In this edition of the On Purpose blog we focus on scaling-up. Silvia Ursu, Apr’ 15 Associate, interviewed Mark Cheng, Director at Ashoka, on scaling-up in the social enterprise sector, key drivers and constraints, and the role of big business.
What is Ashoka’s experience with scaling up?
Over the past 35 years, we’ve supported just over 3,000 social entrepreneurs (‘Ashoka Fellows’) around the world, and we’ve learnt that there isn’t a one-size-fits-all approach to scaling. Social entrepreneurs aren’t just trying to grow a business: what they really care about is creating a systemic change in society. And that means that success for them is not just about larger market share: it’s about how did they change society? If that’s your goal, then there are many more routes to impact that just selling more products: for example open sourcing your model, or actively encouraging replication, franchising your concept, campaigning to change people’s mindsets or to create policy change, and so on.
How our fellows’ ideas reach scale depends on their nature, whether it’s a business, a mass movement or a whole new approach to tackling a social issue (such as crowdfunding or sharing economy models).
We have also observed that there isn’t a correlation between impact and the type of business model our fellows adopt. In our network of 3,000 Fellows, fewer than 20% run pure for-profit businesses. The vast majority adopt hybrid models that can vary from pure charity to some combination of charity and for-profit business.Finally, scaling up impact isn’t the same thing as scaling the organisation. Fair Trade has become much more than Café Direct. Or take microfinance: Mohammad Yunus founded the microfinance movement with the Grameen Bank, but the idea outgrew the founding organisation and has taken many different forms since.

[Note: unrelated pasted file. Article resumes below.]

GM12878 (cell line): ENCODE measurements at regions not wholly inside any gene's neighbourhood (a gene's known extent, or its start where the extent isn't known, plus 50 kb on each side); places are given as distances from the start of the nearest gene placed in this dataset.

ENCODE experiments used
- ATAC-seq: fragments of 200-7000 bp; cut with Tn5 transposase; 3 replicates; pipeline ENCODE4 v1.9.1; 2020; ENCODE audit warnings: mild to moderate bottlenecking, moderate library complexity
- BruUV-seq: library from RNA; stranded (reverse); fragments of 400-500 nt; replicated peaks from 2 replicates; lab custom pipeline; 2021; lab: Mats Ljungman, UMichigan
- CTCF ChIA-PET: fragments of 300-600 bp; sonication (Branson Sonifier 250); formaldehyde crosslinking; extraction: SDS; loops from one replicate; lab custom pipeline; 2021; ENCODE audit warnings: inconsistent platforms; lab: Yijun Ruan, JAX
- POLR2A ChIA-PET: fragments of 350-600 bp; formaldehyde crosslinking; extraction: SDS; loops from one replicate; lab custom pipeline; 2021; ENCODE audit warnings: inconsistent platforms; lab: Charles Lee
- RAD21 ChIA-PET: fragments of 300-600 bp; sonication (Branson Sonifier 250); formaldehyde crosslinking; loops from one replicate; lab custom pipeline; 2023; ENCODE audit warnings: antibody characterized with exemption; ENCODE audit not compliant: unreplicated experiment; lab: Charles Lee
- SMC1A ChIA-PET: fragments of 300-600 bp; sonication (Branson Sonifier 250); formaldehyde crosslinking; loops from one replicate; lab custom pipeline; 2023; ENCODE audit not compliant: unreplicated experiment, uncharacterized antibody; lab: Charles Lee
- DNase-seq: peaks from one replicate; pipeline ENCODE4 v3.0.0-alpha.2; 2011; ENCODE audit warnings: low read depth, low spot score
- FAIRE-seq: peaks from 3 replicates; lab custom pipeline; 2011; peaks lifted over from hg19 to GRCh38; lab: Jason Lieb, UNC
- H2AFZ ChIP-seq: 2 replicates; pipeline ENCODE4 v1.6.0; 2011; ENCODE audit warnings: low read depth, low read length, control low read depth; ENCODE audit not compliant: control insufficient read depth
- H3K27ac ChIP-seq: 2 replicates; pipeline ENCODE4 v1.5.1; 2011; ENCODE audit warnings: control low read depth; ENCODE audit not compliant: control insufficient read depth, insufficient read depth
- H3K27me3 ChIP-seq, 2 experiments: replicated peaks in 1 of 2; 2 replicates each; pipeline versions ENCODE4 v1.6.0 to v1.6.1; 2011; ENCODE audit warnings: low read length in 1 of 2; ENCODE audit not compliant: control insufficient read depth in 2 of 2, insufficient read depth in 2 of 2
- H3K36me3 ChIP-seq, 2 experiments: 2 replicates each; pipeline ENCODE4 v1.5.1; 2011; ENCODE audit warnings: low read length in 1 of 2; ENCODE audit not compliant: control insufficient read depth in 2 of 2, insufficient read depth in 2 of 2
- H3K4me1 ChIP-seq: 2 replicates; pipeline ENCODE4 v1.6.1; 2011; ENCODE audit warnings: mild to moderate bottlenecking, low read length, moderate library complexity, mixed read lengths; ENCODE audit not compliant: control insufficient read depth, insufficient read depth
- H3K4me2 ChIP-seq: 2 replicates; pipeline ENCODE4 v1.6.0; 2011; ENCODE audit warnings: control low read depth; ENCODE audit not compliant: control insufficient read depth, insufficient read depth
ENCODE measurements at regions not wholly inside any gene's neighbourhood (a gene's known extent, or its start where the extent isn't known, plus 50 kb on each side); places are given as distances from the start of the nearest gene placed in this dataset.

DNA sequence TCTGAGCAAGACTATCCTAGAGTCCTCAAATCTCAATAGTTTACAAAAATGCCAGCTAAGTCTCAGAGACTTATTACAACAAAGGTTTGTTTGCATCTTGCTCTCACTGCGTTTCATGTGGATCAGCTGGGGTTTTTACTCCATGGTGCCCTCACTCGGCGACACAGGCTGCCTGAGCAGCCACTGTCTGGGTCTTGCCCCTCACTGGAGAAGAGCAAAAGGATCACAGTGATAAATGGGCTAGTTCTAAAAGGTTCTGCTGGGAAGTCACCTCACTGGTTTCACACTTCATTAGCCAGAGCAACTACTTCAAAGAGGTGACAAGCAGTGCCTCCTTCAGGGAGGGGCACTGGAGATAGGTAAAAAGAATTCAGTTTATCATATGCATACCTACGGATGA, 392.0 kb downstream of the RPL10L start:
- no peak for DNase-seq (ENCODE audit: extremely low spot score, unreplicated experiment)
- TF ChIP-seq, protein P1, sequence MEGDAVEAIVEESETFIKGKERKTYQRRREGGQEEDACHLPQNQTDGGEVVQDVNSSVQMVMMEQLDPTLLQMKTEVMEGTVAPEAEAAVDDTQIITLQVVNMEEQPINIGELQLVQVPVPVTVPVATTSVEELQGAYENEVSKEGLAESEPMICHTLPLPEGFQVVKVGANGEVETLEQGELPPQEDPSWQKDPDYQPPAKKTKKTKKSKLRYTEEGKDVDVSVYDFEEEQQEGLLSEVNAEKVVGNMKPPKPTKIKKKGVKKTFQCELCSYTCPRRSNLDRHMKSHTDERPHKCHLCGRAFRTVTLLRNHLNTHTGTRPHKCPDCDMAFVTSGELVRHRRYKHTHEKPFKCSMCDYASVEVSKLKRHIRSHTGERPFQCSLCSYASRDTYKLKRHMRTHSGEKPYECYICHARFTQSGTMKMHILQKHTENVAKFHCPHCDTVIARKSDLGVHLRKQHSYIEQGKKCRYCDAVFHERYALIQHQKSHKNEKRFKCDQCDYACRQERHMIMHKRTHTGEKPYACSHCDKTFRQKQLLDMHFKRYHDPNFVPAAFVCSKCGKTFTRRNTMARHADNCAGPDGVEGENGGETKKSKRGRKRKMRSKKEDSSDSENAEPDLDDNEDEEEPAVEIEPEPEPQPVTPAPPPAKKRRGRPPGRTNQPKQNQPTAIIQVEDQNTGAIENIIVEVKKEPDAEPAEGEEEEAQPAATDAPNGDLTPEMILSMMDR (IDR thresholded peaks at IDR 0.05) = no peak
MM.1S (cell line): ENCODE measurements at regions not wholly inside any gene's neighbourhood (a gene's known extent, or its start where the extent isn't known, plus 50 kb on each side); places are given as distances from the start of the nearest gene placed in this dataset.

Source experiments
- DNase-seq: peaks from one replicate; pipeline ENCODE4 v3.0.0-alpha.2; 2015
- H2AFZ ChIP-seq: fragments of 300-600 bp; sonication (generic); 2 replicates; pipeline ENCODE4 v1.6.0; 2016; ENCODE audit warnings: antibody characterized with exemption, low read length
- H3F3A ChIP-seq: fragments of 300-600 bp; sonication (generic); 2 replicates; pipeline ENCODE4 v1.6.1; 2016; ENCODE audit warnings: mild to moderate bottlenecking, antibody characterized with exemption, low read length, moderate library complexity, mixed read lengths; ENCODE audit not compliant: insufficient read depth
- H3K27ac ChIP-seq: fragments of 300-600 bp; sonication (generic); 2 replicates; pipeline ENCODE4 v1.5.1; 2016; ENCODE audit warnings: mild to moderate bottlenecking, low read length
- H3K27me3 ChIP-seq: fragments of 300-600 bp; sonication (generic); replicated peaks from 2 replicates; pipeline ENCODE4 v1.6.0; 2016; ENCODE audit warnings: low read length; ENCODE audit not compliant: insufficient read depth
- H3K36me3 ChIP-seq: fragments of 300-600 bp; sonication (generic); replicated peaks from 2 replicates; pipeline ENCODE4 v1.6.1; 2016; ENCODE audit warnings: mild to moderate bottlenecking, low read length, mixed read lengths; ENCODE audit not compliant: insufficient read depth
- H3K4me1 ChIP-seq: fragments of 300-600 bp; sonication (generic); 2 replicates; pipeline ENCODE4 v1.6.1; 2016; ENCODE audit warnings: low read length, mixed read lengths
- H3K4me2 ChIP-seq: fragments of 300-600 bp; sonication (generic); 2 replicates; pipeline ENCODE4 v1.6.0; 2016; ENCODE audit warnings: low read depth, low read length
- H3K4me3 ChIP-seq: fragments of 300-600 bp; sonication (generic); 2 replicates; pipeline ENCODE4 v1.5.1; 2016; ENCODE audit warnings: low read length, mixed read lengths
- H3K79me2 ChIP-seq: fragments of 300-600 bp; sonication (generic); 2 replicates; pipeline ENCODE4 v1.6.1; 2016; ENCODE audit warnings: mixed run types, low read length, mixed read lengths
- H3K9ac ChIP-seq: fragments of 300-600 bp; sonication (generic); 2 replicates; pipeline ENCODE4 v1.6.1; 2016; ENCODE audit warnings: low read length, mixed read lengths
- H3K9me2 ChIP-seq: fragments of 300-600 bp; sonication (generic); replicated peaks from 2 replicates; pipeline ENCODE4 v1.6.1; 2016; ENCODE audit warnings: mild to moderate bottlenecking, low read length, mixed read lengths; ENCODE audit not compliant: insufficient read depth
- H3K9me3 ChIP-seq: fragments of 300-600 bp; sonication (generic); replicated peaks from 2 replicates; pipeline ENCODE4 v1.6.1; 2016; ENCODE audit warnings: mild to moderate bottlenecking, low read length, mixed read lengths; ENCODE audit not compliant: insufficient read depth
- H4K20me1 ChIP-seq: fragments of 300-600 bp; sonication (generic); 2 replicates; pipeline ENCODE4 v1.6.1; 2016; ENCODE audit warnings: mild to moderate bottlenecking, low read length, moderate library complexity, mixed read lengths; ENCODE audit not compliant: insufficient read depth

Why is reaching scale difficult?
Starting social entrepreneurs face two important challenges: a lack of a level playing field and a broken financial system. When a social entrepreneur comes up with a great idea for an enterprise but gives part of profits to support a social cause, or targets a low income community as customers, or engages in activities such as education or community support that create social benefit but do not bring in revenues, by definition he/she is at a disadvantage relative to commercial counterparts who don’t face similar constraints. So the first barrier is that most social entrepreneurs are working with extra constraints that their competitors do not face.
The second challenge is the broken funding system for social purpose-driven organisations. Social entrepreneurs are often forced to choose their legal form right from the start, which determines their access to finance. They can either be a charity which is limited to raising donations. Or they choose to be a for-profit, in which case they can access investment capital but are expected to offer financial returns. Many social entrepreneurs find that neither option is right for them. They need subsidized capital from donations and philanthropy to get their idea off the ground, but they also need access to investment capital to grow. The market that provides that capital is very limited at present, although this starting to change.
Attracting talent is another important challenge that social enterprises face in their quest for scale. How can they overcome this?